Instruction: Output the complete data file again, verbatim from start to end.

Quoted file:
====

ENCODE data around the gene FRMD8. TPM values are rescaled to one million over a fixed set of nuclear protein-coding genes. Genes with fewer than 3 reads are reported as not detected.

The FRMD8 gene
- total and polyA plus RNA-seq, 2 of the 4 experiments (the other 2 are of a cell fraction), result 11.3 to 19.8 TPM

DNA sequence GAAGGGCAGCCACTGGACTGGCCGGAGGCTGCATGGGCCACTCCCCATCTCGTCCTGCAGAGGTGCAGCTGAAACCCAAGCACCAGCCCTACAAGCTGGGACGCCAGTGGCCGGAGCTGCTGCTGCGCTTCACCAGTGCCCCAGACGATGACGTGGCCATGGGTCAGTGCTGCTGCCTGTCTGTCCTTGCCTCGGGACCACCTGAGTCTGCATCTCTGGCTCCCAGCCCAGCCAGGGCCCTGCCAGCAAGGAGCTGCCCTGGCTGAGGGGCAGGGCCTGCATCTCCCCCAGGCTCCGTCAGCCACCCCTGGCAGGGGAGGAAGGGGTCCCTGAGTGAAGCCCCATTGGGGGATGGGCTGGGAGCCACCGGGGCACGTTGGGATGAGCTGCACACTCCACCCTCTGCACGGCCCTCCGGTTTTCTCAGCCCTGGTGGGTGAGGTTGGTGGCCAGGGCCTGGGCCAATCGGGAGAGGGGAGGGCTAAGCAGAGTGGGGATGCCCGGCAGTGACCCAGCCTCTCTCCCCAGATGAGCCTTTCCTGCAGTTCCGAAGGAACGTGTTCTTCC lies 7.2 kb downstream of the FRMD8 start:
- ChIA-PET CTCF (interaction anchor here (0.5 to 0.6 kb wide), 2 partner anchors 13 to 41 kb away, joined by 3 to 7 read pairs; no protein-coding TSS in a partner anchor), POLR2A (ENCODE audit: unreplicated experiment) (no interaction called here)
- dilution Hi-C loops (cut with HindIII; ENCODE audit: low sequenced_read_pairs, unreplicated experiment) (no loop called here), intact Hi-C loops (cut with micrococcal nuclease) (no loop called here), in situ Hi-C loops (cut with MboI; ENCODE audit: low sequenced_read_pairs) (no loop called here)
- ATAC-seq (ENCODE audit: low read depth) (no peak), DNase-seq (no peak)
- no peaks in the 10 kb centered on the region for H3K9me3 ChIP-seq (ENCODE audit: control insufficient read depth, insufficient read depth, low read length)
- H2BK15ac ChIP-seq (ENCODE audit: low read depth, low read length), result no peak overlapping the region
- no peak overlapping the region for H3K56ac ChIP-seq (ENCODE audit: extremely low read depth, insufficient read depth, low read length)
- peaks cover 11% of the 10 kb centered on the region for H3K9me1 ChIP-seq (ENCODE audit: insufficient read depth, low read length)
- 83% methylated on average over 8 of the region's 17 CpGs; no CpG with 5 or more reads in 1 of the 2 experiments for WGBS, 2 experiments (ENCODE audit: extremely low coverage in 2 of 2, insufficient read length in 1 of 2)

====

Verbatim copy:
ENCODE data around the gene FRMD8. TPM values are rescaled to one million over a fixed set of nuclear protein-coding genes. Genes with fewer than 3 reads are reported as not detected.

The FRMD8 gene
- total and polyA plus RNA-seq, 2 of the 4 experiments (the other 2 are of a cell fraction), result 11.3 to 19.8 TPM

DNA sequence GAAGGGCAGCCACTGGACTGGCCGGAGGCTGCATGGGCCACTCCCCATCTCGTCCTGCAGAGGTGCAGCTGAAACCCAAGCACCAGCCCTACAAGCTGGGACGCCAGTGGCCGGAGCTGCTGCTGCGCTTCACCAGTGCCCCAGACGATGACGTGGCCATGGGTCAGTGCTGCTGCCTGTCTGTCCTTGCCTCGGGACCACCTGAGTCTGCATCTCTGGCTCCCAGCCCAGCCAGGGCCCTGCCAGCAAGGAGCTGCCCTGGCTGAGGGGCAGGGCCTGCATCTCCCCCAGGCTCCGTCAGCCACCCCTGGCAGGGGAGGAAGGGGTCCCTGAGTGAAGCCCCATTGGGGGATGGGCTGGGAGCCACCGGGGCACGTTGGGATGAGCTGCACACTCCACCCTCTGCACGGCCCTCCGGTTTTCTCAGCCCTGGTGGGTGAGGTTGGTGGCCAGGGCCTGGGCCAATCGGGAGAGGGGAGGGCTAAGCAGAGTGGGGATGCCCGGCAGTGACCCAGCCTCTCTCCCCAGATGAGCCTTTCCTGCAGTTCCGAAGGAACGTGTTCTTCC lies 7.2 kb downstream of the FRMD8 start:
- ChIA-PET CTCF (interaction anchor here (0.5 to 0.6 kb wide), 2 partner anchors 13 to 41 kb away, joined by 3 to 7 read pairs; no protein-coding TSS in a partner anchor), POLR2A (ENCODE audit: unreplicated experiment) (no interaction called here)
- dilution Hi-C loops (cut with HindIII; ENCODE audit: low sequenced_read_pairs, unreplicated experiment) (no loop called here), intact Hi-C loops (cut with micrococcal nuclease) (no loop called here), in situ Hi-C loops (cut with MboI; ENCODE audit: low sequenced_read_pairs) (no loop called here)
- ATAC-seq (ENCODE audit: low read depth) (no peak), DNase-seq (no peak)
- no peaks in the 10 kb centered on the region for H3K9me3 ChIP-seq (ENCODE audit: control insufficient read depth, insufficient read depth, low read length)
- H2BK15ac ChIP-seq (ENCODE audit: low read depth, low read length), result no peak overlapping the region
- no peak overlapping the region for H3K56ac ChIP-seq (ENCODE audit: extremely low read depth, insufficient read depth, low read length)
- peaks cover 11% of the 10 kb centered on the region for H3K9me1 ChIP-seq (ENCODE audit: insufficient read depth, low read length)
- 83% methylated on average over 8 of the region's 17 CpGs; no CpG with 5 or more reads in 1 of the 2 experiments for WGBS, 2 experiments (ENCODE audit: extremely low coverage in 2 of 2, insufficient read length in 1 of 2)